In terms of speed, let's consider the intersections at two-way streets a little more. There is always an incentive to try "beating the light" where there is no signal progression, regardless of the number of lanes. This is especially true in situations where drivers can see all the lights on a stretch of two-way street all turn green at the same time; some drivers will "gun it" to get through as many lights as possible before the lights all turn red. That is, of course, not only dangerous when some of them fly through a red light a little late, but also very dangerous to drivers making left turns and consequently for the pedestrians in conflict with the left-turning vehicles focused on the threat of a high-speed collision with the oncoming traffic.

Even if we were to assume that vehicle speeds were faster overall (which is to say largely mid-block) on one-way streets, there is still every likelihood that the speeds at the intersections - where accidents with pedestrians and other vehicles mostly occur - would be faster on the non-progressive signal timed streets (i.e. two-way streets).

Note that the Wichita study's empirical evidence found observed vehicular speeds (in this case probably taken with a radar gun) were consistent with the posted speed limits along the one-way streets. Given that observation, if there is a concern about excessive speed, wouldn't it make sense to reduce the posted speed limit and make the necessary adjustments to the signal timing?

Of course, we should never forget the obvious caveat that it is never safe to try generalizing as an absolute rule. There could be instances where the one-way streets offer no progressive signal timing, where a lack of street connectivity would make the movements necessary to navigate around a one-way burdensome, or many other local circumstances that need to be considered. As a general rule, though, I still haven't come across credible evidence to support a movement toward two-way conversions.

I should admit there is an additional factor about visibility that comes to mind that I neglected before. Having to stop at a light practically forces drivers to look at the surrounding businesses. One-way signal progression takes that away. Chances probably are good that they lose some visibility. I'm just not sure I would put much consideration into trying to make businesses a little more visible at the risk of worsening safety and the level of service of the street network.

More from History

Thankfully, the conversation veered in the direction of one-way streets; we now have some well-informed views and facts about what they can and cannot do for pedestrians and for the city. It is clear that they could be inconvenient in certain circumstances which may be avoided or alleviated with good network planning. I referred to the one-way only from a historical perspective and to juxtapose the 1880 pedestrian environment, a complete ownership of the street, to today. (see images )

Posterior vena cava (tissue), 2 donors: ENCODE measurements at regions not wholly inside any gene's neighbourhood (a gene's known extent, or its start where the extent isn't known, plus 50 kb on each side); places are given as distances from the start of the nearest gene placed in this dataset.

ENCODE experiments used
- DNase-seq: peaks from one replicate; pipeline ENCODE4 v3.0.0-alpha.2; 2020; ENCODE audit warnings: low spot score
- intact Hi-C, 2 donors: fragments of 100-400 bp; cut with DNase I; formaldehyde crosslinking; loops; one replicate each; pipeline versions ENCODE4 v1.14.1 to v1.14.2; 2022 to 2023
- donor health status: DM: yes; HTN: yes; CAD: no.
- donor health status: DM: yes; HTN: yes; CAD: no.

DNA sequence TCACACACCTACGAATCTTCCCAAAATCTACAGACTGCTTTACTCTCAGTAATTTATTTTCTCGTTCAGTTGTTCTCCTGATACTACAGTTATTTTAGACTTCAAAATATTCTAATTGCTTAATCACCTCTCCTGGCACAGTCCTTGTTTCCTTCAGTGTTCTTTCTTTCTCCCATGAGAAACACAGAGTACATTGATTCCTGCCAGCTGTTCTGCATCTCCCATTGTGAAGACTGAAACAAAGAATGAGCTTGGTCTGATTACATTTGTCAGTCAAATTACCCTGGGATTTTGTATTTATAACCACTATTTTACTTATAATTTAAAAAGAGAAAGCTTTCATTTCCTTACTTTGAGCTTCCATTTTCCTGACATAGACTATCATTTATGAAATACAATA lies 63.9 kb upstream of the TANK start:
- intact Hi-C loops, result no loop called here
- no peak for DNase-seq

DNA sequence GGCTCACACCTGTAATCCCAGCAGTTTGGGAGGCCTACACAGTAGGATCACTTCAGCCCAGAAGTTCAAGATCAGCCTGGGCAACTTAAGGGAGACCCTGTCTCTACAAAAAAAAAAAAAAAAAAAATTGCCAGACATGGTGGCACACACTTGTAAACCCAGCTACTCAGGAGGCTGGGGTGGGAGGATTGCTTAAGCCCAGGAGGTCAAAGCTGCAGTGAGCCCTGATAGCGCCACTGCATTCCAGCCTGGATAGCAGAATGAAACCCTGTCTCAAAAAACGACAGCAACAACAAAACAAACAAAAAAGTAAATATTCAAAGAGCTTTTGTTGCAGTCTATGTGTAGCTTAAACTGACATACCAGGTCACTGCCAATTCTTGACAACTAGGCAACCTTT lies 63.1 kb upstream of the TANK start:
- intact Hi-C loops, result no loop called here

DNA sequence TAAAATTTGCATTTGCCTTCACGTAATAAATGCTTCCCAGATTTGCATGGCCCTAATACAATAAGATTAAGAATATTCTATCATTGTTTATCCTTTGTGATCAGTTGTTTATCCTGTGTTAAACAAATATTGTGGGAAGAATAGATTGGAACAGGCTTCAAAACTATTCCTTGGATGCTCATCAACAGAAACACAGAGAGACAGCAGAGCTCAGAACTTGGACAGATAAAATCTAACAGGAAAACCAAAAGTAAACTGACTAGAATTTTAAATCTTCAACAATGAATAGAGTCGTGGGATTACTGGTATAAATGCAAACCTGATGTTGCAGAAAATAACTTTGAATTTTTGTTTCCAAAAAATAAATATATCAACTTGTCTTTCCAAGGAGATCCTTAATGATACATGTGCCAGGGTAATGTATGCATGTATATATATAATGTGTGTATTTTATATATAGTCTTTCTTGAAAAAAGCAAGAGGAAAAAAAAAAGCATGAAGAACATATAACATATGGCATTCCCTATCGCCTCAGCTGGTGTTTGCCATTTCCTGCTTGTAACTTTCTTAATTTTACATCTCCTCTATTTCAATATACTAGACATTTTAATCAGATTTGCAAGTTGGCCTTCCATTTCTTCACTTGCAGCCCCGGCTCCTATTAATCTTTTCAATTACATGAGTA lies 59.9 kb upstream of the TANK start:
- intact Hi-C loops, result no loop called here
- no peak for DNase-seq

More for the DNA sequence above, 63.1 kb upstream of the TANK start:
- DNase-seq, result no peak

The restrictions on movement for pedestrians and drivers can be seen as necessary adaptations. The necessity to have one-way goes back to Pompeii (50 CE) when horse and cart ownership stood at 5%! (Curiously the Annex is about the same size as Pompeii.)

Which returns us to history and the real subject of Michael’s article –mixed use. Reading from a quick historical sketch: “While today Bloor Street West is the commercial core of the area, it was once the residential core of the Annex. Some of the city’s wealthiest inhabitants once lived in the mansions of Bloor Street West, and ambled slowly beneath its fine canopy of trees. Today, Bloor overflows with hip shops, restaurants and clubs, but the keen eye can still spot a much-altered mansion behind a billboard”
And from Wiki under “Annex”:
“In 1886, Simeon Janes, a developer, created a subdivision which he called the Toronto Annex. First residents of the area included Timothy Eaton, patriarch of the Eatons Department Store, and George Gooderham, president of Gooderham & Worts Distillery. The Annex's Golden Era lasted until the 1920s, when the upper classes began to migrate northward to newer more fashionable suburbs in Forest Hill and Lawrence Park.”

One can ponder a few questions from these sketchy notes: What was the housing and social mix at that time? What was the commercial/residential mix? Where did its population work, worship, shop and play and how did they get there? And, finally, if the area was gradually becoming more walkable, income and ethnicity diverse and better served by transit, what prompted the upper classes to migrate further north?

The developer, for his part, optimized the use of land by creating some of the largest blocks in Toronto - up to 1100 feet long by 250 wide; five times the size of the “walkable” Portland blocks and similar to what is done in conventional suburbs today. The Annex was not the average affordable, compact, mixed-use, “urban” development that it has become 100 years later. Adaptation did more “design” than the original planners.